Chris and I were up at 4:45 a.m. this morning so that we would make it to a kata competition that began at 8:00 a.m.
We wanted to support a sixteen year old friend who was competing in the judo national championships so we were up and at ’em a lot earlier than our bodies wanted to rise and shine.
I’m assuming that you’re wondering what kata is? I sure didn’t know until I watched Elizabeth compete. Kata is a Japanese word that describes a detailed choreographed pattern of movements performed either solo or in pairs. It was fascinating to watch this morning.
Elizabeth stands out from the crowd. She started taking judo lessons in the upper room of an old church in a tiny town, so small that if you blink, you’ve missed it. Slowly and diligently, she has persevered. She now has her brown belt…and well…you don’t want to mess with her. Elizabeth is unique, pursuing something she’s good at and succeeding at it. But no one really understands this secret pursuit and Elizabeth seems fine with that – she pretty much swims upstream when it comes to extra-curricular activities…..and life.
I respect her willingness to be different and to be misunderstood. She doesn’t want to be a cookie cutter teenager.
Watching Elizabeth reminded me of a blog that I read this week. It’s about conforming.
In 1967, an experiment was published in the periodical, Progress in Primatology. In that experiment, researchers took five monkeys and placed them in a room with a banana hanging from the ceiling, and a ladder placed under the banana.
It is true that monkeys like bananas, so when the first monkey attempted to climb the ladder to get the banana and eat it, he was sprayed with cold water. Not only was he sprayed, but the other four monkeys were sprayed with cold water as well..
Monkeys apparently dislike being sprayed with cold water more than they like bananas, and so when the monkeys stopped trying to retrieve the banana, the researchers replaced one of the monkeys with a new monkey.
Now this new monkey sees the banana and guess what? – he immediately starts to climb the ladder. Only before he can get past the first step, the other monkeys jump on him and beat him up. Of course, the new monkey doesn’t know why he’s been beat up because he’s never been sprayed, but he quickly learns not to go for the banana.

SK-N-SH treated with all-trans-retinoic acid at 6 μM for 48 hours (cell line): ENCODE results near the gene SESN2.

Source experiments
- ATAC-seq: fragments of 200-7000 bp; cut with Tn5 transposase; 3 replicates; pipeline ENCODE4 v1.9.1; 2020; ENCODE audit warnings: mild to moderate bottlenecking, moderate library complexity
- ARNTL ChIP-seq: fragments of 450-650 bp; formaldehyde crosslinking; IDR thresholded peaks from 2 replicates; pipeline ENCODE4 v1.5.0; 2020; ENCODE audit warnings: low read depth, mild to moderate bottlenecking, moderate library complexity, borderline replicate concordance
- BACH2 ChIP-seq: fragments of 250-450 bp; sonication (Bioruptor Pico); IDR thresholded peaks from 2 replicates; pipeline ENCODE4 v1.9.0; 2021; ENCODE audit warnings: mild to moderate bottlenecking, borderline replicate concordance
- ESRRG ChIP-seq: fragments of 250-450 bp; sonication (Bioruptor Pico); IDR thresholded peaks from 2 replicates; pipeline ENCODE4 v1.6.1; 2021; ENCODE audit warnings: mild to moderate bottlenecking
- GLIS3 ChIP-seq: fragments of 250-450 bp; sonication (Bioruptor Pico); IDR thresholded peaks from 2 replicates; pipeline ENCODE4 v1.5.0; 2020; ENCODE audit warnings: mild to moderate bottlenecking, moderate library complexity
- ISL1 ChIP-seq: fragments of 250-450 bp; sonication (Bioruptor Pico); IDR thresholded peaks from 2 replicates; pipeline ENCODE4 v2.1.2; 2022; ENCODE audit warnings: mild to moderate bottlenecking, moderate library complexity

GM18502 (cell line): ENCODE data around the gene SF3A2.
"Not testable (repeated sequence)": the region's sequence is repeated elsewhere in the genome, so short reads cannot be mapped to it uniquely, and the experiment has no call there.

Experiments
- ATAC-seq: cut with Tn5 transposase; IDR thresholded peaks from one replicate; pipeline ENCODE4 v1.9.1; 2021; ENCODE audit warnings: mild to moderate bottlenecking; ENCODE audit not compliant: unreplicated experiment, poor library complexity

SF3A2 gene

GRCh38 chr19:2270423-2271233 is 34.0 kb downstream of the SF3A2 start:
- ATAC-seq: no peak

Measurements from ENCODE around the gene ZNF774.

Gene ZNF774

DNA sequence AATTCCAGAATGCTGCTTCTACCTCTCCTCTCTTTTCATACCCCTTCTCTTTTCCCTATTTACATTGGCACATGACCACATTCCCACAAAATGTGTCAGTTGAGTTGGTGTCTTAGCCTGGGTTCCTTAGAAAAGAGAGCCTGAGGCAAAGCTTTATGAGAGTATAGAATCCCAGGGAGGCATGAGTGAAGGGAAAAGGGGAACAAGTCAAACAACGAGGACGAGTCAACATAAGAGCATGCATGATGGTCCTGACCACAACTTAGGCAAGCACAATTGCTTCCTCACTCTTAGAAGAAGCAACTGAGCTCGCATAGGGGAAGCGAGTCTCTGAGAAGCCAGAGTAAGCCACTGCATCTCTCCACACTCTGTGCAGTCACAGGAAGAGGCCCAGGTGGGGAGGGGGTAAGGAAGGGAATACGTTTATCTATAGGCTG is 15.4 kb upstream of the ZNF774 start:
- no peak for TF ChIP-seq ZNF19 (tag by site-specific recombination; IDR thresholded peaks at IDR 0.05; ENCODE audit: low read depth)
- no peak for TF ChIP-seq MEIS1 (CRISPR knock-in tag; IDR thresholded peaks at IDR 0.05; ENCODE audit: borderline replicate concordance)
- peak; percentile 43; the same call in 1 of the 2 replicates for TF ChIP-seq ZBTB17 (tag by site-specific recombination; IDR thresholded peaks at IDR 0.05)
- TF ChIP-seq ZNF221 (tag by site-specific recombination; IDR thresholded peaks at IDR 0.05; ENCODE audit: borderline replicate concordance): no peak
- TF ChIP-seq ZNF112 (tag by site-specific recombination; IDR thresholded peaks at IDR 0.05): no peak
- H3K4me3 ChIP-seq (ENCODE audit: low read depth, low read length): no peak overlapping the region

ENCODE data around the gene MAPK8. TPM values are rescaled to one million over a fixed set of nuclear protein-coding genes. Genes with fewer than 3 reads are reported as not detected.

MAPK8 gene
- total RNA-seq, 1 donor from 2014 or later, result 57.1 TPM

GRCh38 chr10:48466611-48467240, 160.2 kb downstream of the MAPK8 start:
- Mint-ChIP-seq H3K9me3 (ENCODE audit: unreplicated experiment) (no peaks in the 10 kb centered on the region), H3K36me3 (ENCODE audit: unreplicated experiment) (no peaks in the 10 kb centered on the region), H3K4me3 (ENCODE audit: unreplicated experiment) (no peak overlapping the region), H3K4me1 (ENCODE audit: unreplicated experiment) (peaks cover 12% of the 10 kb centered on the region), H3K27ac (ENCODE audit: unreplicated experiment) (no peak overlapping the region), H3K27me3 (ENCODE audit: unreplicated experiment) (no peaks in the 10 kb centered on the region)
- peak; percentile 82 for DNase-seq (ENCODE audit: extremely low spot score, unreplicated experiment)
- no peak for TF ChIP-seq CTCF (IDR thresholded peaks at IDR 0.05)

Once the new monkey has learned his lesson, the researchers replaced another one of the original monkeys with another new monkey. Guess what happened? The new monkey goes for the banana, and the other monkeysjump on him and beat him up. Only this time, the first new monkey also in beating up the second new monkey. He doesn’t know why but he’s quick to do what all the other monkeys are doing.
Once the second monkey has learned his lesson, the researchers replace a third monkey, then the fourth, and finally all five monkeys have been replaced. None of the monkeys tried to get the banana anymore, but they didn’t know why. None of the new monkeys had been sprayed, so they didn’t know the history of why going for the bananas was dangerous. All of them simply gave up, and they didn’t know why.
Sound familiar? What an amazing picture of the pressure to conform.
It’s refreshing to meet people who know who they are and strive to be their very best. Judy Garland once said, “Always be a first rate version of yourself and not a second rate version of someone else.” I like that…and I’m pretty sure that Elizabeth would too.
Congrats, Elizabeth…it was an honor to watch you “kata away!” You are beautiful…just the way you are.